Crimbo limbo needs music

It’s that time of year, isn’t it?

That lull between the end of one celebration and the beginning of another. The time when many us who do not leg it for faraway climes may move from one bunch of rellies to another; or, having successfully survived that already, just stay put and while away the hours, going on ‘hearty’ yet reluctant walks. Anything, even on-line sales for items we do not need, with the sole purpose of bridging 25th December with the 31st.

There’s the pub, of course. Done that too, a few times.

It’s only the 29th today and now I’m struggling with a protracted break. And if I am, others must be, too. Even the Test match ended the day early. So – what to do?

It’s the fourth day of Christmas. Truly I never thought I would turn to the music of Antonio Vivaldi (1678-1741) and even less so, in the spirit of four, to his Four Seasons, a collection of four concertos you may think you know so well as not to hear anything new in them. Much what I  thought until I discovered this.

The redhead Vivaldi was born in Venice, where he spent much of his life composing music for an orphanage. As the first born of nine children, it was the then custom to single him out for the priesthood, a tradition I can be glad has long since gone into abeyance; but as someone who suffered from a mild form of asthma, he managed to discharge his priestly duties only rarely.

His output was indeed substantial, and he was by far the leading Baroque composer of his day. His music had a clear influence on Bach, but a voluminous legacy is not enough to guarantee long term popularity and he died in poverty in Vienna. Stravinsky was perhaps the most outspoken, calling him “greatly overrated – a dull fellow who could compose the same form over and so many times over”.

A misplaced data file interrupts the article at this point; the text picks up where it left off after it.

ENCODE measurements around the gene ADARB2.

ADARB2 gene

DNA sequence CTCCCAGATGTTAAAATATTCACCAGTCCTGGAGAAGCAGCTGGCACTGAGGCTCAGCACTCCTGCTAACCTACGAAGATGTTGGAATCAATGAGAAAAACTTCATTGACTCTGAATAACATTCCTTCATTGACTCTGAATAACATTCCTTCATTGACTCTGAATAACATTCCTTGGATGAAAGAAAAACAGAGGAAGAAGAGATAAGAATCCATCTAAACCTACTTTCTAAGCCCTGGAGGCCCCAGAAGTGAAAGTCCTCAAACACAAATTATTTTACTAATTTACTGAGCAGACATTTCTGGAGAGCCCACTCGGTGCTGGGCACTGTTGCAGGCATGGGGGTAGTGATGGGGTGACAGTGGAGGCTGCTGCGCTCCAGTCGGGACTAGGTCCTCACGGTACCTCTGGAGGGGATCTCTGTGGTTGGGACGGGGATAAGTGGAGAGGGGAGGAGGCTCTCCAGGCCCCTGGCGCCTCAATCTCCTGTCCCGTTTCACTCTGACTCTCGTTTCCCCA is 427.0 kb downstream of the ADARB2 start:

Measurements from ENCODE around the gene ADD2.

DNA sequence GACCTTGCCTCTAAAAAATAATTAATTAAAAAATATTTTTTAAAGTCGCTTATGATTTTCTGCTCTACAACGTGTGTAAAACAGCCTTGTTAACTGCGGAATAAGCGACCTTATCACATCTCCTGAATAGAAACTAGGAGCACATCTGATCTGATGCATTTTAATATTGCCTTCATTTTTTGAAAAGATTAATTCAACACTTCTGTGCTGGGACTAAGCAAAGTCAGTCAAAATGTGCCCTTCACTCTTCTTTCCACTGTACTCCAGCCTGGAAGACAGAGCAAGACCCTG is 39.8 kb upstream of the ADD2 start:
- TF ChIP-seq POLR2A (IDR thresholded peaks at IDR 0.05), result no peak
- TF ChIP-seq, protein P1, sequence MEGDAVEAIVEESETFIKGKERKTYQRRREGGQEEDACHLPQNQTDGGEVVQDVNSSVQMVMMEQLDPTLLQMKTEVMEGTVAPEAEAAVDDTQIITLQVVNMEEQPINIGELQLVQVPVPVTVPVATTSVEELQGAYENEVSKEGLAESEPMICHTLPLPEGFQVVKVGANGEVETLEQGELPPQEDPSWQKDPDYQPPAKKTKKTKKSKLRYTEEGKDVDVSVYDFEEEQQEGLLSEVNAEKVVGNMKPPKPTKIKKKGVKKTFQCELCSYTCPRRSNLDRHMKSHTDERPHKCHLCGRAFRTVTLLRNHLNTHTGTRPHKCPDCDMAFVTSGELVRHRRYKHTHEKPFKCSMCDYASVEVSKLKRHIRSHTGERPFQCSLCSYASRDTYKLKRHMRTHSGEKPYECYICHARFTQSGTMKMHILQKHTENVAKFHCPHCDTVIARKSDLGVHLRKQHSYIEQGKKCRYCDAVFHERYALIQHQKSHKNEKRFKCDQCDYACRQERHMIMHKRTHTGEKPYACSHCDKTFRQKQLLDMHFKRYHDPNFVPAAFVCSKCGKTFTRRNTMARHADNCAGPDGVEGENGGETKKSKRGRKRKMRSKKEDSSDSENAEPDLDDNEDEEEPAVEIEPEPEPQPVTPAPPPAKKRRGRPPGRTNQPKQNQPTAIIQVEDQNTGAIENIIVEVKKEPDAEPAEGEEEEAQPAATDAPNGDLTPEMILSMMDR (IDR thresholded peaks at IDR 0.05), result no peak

The house in which he lived has since been replaced by the Hotel Sacher, and I can personally vouch for the excellence of its Sachertorte.

Few would dispute that his Four Seasons comprise his most famous work, but there have been far too many unnecessary attempts to try and jazz them up to make them more accessible than they already are. Since we are in winter now, let us stay on theme and select number 4 by that name, here played in summer yellow by Anne Sophie Mutter. So shut the curtains, light a fire, pour yourselves a drink – and be thankful you are inside to listen to this. Because it’s cold, it really is.

A discovery, I believe, of the somewhat tyrannical and self-important conductor, Herbert von Karajan (don’t waste your time putting his name into my search bar), Mutter is seen here in her signature backless dress, the very embodiment of the German phrase “ein schöner Rücken kann auch entzücken” (translating, without the same rhythm, into “a nice back can also delight”. “A nice rear can also endear” is a version of choice for some, but not here, surely?)

She is a sensational violinist, here playing amongst string instruments and harpsichord only, and the real chill, the chattering of teeth in the bitter cold, is all too clear throughout. It shivers from the start. This is another of those examples where an overfamiliar, certainly overplayed, piece can still spring an unexpected pleasure.